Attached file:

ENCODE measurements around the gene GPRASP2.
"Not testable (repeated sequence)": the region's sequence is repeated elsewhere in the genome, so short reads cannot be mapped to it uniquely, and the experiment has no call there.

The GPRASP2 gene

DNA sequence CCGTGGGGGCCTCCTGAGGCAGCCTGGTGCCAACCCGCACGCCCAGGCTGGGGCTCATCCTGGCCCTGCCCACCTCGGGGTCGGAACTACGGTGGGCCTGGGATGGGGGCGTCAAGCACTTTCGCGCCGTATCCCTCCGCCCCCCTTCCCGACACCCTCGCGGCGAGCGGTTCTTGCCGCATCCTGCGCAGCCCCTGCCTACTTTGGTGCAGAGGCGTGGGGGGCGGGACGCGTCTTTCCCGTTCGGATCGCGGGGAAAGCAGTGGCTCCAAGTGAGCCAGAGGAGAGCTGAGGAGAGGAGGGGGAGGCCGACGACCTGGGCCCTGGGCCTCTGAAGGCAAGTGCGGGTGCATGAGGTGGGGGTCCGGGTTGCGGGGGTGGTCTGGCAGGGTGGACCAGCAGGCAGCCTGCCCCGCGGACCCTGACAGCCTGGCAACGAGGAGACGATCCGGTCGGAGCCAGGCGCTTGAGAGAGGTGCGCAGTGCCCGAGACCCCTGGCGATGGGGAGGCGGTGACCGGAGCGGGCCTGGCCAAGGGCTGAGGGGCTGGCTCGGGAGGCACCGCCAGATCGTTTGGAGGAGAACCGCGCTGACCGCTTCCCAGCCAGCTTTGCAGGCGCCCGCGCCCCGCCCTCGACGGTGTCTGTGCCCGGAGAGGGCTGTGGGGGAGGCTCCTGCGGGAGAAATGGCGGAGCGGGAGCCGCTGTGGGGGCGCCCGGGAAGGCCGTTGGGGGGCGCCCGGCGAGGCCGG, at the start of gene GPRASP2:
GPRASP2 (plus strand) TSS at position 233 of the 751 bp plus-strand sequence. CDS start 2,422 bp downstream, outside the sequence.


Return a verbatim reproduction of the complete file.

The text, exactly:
ENCODE measurements around the gene GPRASP2.
"Not testable (repeated sequence)": the region's sequence is repeated elsewhere in the genome, so short reads cannot be mapped to it uniquely, and the experiment has no call there.

The GPRASP2 gene

DNA sequence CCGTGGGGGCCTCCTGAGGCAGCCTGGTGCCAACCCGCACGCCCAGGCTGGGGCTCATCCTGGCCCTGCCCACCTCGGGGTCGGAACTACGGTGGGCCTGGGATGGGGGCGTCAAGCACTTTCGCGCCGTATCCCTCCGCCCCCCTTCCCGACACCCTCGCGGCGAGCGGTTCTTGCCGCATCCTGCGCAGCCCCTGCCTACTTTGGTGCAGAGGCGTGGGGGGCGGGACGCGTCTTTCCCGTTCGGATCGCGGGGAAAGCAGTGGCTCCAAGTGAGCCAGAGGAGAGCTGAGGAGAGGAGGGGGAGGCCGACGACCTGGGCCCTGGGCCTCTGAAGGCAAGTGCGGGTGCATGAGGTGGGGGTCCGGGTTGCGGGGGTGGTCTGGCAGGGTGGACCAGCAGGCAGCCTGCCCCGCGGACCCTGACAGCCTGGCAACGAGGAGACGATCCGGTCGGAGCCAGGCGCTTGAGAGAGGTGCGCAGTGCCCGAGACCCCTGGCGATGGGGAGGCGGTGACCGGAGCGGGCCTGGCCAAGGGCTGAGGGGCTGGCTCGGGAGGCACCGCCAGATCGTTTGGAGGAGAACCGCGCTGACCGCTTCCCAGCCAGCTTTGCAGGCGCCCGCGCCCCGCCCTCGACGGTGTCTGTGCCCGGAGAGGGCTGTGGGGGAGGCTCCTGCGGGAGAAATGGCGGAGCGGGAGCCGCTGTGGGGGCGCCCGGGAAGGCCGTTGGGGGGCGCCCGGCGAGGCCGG, at the start of gene GPRASP2:
GPRASP2 (plus strand) TSS at position 233 of the 751 bp plus-strand sequence. CDS start 2,422 bp downstream, outside the sequence.